Stay on Top of Emerging Technology Trends
Get updates impacting your industry from our GigaOm Research Community
At first glance, the Glyph headphones from Redwood City-based startup Avegant look chunky, but there’s a good reason: there is a pair of screens inside the headband. When you slide the band over your eyes, you might look like Star Trek’s Geordi, but you’ll be watching video in an immersive environment.
Avegant’s been working this concept as well as screens that go up close to your eyes since a successful Kickstarter in 2013, and according to the company the Glyph uses “micromirror retinal projection” technology, which should help reduce eye strain.
Aside from the two 1280 x 720 panels for your eyes, the Glyph should be great on the ears as well. It will have active noise canceling and can connect to a music player wirelessly through Bluetooth. The headphones manage a three-hour battery life while watching video, so users will need to recharge the cans with a micro USB cable.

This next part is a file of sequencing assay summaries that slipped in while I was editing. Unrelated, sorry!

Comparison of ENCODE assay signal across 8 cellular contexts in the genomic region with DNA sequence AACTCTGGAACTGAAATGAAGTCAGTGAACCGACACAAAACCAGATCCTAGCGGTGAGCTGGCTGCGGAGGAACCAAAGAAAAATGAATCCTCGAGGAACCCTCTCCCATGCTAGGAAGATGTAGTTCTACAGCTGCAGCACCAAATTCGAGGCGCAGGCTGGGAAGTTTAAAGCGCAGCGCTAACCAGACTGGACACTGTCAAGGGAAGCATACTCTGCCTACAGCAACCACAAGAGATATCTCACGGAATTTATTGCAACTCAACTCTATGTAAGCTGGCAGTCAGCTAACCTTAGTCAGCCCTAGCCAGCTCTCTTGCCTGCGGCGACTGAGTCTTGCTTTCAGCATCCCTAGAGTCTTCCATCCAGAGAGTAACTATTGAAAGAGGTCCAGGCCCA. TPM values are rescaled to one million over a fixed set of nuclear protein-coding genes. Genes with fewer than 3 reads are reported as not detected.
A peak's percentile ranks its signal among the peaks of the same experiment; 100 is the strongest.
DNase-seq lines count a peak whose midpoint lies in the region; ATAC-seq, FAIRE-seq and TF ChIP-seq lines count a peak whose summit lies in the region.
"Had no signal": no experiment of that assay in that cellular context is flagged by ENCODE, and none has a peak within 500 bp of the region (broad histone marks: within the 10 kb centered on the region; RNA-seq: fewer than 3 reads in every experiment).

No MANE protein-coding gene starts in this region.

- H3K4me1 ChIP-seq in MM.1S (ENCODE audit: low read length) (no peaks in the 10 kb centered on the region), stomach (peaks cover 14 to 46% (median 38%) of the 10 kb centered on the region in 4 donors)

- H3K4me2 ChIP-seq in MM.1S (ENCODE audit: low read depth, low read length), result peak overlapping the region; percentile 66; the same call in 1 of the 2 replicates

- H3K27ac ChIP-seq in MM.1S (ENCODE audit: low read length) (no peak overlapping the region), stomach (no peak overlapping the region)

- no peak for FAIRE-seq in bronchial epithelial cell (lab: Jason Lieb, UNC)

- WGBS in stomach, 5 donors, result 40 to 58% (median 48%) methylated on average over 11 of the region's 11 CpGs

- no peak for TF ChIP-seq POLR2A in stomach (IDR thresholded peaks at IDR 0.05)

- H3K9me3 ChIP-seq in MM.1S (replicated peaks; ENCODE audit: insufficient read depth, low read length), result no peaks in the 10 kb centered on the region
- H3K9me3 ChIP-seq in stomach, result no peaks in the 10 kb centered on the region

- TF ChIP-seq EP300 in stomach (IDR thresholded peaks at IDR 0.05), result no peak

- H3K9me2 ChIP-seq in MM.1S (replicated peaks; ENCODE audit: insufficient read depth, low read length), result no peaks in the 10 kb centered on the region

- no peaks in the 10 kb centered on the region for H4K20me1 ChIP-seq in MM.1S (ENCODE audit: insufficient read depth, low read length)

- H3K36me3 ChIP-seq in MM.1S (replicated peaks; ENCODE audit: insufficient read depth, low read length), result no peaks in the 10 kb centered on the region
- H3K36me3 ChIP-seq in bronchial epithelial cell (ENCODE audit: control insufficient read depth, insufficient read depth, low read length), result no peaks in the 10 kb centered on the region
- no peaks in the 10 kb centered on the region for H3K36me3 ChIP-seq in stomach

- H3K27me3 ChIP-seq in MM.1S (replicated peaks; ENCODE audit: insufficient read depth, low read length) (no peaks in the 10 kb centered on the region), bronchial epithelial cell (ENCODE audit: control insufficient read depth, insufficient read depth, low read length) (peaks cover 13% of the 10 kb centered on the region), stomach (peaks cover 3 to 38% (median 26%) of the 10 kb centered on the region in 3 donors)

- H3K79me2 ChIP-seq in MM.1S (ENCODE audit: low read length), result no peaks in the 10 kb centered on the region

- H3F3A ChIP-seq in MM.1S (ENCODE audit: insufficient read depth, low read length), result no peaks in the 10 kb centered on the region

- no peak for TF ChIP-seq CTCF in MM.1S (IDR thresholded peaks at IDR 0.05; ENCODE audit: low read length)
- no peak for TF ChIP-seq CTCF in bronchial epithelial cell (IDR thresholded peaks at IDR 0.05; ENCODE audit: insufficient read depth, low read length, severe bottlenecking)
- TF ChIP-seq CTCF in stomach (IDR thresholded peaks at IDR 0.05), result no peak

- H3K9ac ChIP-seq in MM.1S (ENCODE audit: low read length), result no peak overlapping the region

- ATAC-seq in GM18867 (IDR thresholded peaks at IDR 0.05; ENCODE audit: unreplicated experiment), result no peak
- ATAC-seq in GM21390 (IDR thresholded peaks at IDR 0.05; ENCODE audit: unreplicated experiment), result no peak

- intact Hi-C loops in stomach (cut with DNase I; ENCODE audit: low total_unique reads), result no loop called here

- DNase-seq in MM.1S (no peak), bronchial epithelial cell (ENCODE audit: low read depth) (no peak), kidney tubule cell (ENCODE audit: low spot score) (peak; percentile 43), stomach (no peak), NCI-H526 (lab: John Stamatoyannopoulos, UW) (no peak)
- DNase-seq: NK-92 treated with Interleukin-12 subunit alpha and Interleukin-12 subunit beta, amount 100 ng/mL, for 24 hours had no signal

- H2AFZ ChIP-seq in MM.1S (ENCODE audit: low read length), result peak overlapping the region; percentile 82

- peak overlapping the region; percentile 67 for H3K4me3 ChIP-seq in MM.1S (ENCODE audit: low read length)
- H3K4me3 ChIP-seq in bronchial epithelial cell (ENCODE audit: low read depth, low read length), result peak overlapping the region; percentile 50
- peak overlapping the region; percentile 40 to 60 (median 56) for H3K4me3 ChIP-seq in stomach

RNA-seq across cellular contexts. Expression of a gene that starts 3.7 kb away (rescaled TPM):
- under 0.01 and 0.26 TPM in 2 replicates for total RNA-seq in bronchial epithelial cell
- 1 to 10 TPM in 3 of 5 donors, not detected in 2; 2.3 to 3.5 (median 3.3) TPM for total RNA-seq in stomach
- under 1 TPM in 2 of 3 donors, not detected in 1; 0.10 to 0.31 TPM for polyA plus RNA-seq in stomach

How do you pipe video in to the Avegant Glyph? It’s got an HDMI port, so you can plug a Roku or laptop computer into the headphones like you would a television. Avegant said that with the right cables, it should be able to display content from smartphones as well.
Headphones could be an interesting vehicle for virtual reality headsets in the future. Unfortunately, the Glyph is only a video headset for now. Although it has the requisite sensors to track the user’s movement, like Oculus Rift and Samsung Gear VR, the Glyph isn’t doing head-tracking at the moment. It also doesn’t have a camera, ruling out augmented reality applications.
For now, Avegant thinks its Glyph is a better device for watching video than a standard mobile device. “Where does [the movie] experience suck? Anytime you’re watching on your phone or tablet,”Avegant CTO and founder Allan Evans said to Re/Code. The company plans to target the Glyph at frequent fliers when it launches this fall for $599.